I hope the Minister will quickly take up the common market idea, which the Chief Minister, Fabian Picardo, has been promoting. Let us try to do these things quickly. Let us not wait. Let us rein back any suggestion that the jobs of the locally employed civilian staff on the military side in Gibraltar will be lost. The people of the Rock are dependent on the financial services and gambling industries, so we must do all we can to protect them. At the end of the day, we have a duty of responsibility to Gibraltar, so we cannot let it lose its financial self-sufficiency and its status in the world—I did not know this until yesterday, but it is the wealthiest part of the globe per capita. It is an enormous success story, and we should be proud of what it has achieved. When the military bases were taken away, it had to regenerate its financial services, gambling and other industries to be self-sufficient. Gibraltar does not depend on the UK Government. It is not like the one or two of our overseas territories that still depend on financial support. It is self-sufficient and wants to remain so. We have a duty and a responsibility—it is in our interests—to make sure it does.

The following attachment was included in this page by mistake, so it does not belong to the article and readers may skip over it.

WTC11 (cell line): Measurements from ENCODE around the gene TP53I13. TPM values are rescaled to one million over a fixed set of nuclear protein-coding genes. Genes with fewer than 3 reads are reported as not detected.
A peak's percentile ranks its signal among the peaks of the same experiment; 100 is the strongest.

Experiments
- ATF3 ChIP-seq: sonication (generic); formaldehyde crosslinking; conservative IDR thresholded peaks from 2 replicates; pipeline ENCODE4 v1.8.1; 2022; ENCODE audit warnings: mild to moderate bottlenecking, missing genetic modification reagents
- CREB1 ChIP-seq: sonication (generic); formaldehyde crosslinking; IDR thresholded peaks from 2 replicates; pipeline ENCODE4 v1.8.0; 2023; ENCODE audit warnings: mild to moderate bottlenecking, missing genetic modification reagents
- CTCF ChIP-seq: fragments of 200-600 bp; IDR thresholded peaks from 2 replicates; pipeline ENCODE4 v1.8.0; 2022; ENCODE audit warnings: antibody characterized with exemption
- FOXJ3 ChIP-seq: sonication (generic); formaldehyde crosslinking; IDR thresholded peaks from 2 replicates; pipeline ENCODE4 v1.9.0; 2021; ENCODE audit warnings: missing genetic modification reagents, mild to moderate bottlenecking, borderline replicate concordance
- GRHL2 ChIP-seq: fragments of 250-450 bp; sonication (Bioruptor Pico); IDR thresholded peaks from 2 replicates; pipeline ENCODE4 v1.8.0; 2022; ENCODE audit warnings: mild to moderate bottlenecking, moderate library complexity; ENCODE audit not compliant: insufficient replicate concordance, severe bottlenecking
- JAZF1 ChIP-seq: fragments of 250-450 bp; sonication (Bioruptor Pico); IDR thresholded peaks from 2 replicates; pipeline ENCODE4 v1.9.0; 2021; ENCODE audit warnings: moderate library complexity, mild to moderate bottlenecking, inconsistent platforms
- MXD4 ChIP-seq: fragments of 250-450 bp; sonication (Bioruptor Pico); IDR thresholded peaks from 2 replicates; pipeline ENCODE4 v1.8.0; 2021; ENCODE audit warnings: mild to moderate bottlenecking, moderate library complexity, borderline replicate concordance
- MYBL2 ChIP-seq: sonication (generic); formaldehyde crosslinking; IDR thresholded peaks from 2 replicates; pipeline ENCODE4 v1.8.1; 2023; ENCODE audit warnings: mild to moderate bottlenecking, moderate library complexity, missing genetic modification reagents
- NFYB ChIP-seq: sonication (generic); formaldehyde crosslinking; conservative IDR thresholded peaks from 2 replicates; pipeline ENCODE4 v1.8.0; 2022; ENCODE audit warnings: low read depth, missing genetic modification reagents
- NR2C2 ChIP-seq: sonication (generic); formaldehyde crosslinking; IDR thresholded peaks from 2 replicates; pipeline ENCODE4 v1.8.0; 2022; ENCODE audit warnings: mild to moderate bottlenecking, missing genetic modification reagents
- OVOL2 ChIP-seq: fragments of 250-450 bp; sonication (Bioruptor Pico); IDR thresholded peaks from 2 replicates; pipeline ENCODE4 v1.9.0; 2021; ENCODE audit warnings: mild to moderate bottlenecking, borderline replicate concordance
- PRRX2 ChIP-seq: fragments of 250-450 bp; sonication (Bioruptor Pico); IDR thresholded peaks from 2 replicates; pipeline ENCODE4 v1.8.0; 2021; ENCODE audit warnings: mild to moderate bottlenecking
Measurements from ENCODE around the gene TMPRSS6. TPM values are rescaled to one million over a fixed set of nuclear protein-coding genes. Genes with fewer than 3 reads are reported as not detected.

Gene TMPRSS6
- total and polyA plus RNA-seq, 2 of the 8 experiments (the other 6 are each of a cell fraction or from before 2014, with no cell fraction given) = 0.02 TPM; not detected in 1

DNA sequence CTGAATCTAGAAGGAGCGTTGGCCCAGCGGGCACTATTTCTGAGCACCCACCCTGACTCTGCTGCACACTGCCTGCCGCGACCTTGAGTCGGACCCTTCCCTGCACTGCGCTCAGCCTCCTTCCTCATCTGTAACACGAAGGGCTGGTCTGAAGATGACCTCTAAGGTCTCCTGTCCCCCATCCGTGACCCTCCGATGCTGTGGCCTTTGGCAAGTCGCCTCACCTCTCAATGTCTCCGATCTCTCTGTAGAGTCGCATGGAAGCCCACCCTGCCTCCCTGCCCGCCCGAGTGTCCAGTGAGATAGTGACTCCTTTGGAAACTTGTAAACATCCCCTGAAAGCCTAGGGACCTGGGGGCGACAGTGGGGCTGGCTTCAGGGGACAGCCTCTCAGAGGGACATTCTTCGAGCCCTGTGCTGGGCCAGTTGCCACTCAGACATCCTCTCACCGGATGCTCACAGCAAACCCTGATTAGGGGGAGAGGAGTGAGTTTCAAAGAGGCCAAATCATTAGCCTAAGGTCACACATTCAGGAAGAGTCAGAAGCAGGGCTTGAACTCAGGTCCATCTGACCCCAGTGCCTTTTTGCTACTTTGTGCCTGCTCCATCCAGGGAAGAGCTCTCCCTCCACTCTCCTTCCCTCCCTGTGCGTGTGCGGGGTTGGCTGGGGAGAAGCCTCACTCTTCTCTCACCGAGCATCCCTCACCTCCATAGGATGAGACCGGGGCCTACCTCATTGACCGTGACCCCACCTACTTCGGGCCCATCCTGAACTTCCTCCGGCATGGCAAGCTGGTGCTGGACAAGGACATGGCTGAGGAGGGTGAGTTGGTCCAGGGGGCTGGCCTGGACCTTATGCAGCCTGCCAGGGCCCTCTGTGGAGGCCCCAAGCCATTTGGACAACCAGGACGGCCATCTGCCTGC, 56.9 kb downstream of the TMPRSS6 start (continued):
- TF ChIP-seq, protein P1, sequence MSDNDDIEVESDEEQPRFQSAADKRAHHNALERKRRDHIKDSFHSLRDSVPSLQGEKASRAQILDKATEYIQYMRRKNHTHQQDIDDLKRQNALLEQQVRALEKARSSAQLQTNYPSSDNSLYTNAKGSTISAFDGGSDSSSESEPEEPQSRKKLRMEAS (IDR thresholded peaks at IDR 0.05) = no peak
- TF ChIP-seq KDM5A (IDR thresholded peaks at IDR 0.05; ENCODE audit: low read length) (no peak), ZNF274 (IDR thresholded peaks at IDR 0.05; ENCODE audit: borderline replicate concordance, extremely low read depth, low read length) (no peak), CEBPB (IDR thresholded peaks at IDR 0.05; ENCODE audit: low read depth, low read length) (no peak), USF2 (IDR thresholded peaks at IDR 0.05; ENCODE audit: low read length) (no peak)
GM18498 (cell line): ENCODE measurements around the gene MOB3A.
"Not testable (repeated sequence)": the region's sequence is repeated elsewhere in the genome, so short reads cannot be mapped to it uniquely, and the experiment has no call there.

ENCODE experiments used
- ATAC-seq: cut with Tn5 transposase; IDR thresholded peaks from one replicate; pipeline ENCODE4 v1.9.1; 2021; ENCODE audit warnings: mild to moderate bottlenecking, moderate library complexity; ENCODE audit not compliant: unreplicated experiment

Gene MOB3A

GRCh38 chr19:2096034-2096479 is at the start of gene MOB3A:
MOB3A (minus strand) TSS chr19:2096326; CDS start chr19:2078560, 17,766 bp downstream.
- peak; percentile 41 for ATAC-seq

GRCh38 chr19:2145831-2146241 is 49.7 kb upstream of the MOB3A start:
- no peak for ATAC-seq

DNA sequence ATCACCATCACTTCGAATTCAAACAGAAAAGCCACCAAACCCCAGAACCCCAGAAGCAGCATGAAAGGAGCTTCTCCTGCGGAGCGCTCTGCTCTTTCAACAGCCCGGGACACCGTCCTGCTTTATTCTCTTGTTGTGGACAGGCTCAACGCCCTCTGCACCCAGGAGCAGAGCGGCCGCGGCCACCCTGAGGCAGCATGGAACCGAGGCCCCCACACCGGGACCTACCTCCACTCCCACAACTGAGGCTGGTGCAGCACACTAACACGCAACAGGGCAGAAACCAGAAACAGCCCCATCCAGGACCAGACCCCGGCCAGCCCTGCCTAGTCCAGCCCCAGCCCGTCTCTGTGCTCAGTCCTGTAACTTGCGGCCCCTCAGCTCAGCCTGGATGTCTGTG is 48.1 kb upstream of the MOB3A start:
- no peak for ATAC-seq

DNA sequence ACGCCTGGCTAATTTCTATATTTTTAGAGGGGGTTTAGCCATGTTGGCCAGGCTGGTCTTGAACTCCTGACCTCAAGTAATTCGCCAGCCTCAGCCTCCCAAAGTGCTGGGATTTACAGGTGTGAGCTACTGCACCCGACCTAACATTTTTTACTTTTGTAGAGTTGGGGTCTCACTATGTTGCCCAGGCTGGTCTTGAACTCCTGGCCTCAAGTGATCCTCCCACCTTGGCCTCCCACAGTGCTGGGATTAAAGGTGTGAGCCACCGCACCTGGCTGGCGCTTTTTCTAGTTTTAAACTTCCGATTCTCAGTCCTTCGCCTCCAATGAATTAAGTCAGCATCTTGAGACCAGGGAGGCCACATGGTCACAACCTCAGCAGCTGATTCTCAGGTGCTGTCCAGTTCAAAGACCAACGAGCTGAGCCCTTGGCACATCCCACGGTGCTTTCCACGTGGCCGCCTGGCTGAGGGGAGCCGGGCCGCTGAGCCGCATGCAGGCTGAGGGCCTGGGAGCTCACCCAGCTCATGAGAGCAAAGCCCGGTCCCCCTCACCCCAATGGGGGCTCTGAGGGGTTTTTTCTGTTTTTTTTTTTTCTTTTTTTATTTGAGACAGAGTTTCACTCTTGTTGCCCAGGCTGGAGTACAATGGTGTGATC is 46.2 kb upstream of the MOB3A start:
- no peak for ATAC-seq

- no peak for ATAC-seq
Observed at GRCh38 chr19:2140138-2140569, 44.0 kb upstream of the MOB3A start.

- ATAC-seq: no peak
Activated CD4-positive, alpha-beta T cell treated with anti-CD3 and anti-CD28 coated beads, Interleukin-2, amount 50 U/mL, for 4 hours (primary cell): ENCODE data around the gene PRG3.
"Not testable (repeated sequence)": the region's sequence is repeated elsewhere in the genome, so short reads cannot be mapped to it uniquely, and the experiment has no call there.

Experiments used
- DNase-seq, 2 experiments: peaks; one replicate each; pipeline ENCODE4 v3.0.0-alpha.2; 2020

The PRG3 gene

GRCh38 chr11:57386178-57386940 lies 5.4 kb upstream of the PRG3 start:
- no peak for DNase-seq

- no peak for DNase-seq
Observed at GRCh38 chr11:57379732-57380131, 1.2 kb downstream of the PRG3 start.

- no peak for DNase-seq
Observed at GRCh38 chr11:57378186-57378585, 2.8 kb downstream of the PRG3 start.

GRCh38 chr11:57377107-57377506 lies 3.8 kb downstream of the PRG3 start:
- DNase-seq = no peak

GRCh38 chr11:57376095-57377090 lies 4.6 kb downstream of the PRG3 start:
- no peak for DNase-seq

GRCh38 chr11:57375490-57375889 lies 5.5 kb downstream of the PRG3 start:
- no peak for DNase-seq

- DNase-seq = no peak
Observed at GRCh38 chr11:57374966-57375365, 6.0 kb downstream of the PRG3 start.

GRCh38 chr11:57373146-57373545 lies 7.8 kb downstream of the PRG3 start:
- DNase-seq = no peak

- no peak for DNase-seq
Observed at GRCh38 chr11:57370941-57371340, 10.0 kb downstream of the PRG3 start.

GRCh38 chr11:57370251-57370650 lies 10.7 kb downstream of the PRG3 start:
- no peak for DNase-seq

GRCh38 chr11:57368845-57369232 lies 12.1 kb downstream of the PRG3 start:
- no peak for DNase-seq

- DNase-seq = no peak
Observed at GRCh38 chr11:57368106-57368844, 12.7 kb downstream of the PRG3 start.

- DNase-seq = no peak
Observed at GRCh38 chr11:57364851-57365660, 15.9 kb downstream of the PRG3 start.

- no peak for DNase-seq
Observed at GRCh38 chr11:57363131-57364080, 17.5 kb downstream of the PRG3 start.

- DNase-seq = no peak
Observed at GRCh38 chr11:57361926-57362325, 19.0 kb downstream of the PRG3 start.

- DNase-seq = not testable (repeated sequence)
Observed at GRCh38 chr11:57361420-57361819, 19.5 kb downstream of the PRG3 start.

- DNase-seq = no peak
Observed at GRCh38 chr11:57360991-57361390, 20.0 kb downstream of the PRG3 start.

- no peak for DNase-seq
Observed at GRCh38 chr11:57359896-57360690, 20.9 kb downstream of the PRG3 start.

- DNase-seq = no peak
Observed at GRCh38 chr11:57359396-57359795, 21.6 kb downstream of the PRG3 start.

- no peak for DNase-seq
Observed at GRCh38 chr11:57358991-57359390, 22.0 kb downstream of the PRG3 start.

There are other things we can do. I again raise a point that I have raised with previous Ministers. I find it outdated that the people of an overseas territory—particularly Gibraltar—have no voice in this Parliament. There is not even a dedicated Select Committee that deals with overseas territories. There is no elected representation from overseas territories in the UK Parliament. We are the only country in the world with overseas territories that denies them the right to have a voice and some form of representation in Parliament. Gibraltar had to fight very hard to get a voice in the European Parliament. In the end, an MEP—or a share of an MEP—was granted for Gibraltar as part of the South West region. We make decisions about defence, foreign policy, the control of sterling, which Gibraltar uses, and many other things besides, but it is not possible for a Gibraltarian to stand in this Chamber and speak for Gibraltar. It is great that there are so many friends of Gibraltar here, but there should be a mechanism for Gibraltar and the Chief Minister to formally come here and speak for themselves. All sorts of options about how we can include Gibraltar—and, indeed, other overseas territories—after leaving the European Union should be on the table.